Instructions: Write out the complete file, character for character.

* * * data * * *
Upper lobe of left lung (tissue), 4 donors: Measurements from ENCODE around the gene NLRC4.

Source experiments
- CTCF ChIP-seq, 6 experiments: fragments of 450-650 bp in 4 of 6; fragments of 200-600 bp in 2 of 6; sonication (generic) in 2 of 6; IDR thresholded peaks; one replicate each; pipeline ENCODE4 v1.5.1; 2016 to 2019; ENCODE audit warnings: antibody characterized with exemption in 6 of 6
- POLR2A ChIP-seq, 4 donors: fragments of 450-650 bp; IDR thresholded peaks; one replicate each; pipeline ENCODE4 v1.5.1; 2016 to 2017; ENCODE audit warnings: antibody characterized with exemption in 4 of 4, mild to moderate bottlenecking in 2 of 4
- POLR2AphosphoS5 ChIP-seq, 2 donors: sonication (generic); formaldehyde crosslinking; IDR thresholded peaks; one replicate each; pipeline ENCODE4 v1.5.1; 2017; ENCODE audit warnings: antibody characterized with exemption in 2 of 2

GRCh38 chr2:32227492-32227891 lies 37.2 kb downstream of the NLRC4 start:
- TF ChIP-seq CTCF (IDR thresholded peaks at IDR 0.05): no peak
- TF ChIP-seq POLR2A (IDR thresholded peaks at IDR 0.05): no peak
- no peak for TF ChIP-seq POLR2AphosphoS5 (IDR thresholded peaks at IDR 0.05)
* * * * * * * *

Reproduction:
Upper lobe of left lung (tissue), 4 donors: Measurements from ENCODE around the gene NLRC4.

Source experiments
- CTCF ChIP-seq, 6 experiments: fragments of 450-650 bp in 4 of 6; fragments of 200-600 bp in 2 of 6; sonication (generic) in 2 of 6; IDR thresholded peaks; one replicate each; pipeline ENCODE4 v1.5.1; 2016 to 2019; ENCODE audit warnings: antibody characterized with exemption in 6 of 6
- POLR2A ChIP-seq, 4 donors: fragments of 450-650 bp; IDR thresholded peaks; one replicate each; pipeline ENCODE4 v1.5.1; 2016 to 2017; ENCODE audit warnings: antibody characterized with exemption in 4 of 4, mild to moderate bottlenecking in 2 of 4
- POLR2AphosphoS5 ChIP-seq, 2 donors: sonication (generic); formaldehyde crosslinking; IDR thresholded peaks; one replicate each; pipeline ENCODE4 v1.5.1; 2017; ENCODE audit warnings: antibody characterized with exemption in 2 of 2

GRCh38 chr2:32227492-32227891 lies 37.2 kb downstream of the NLRC4 start:
- TF ChIP-seq CTCF (IDR thresholded peaks at IDR 0.05): no peak
- TF ChIP-seq POLR2A (IDR thresholded peaks at IDR 0.05): no peak
- no peak for TF ChIP-seq POLR2AphosphoS5 (IDR thresholded peaks at IDR 0.05)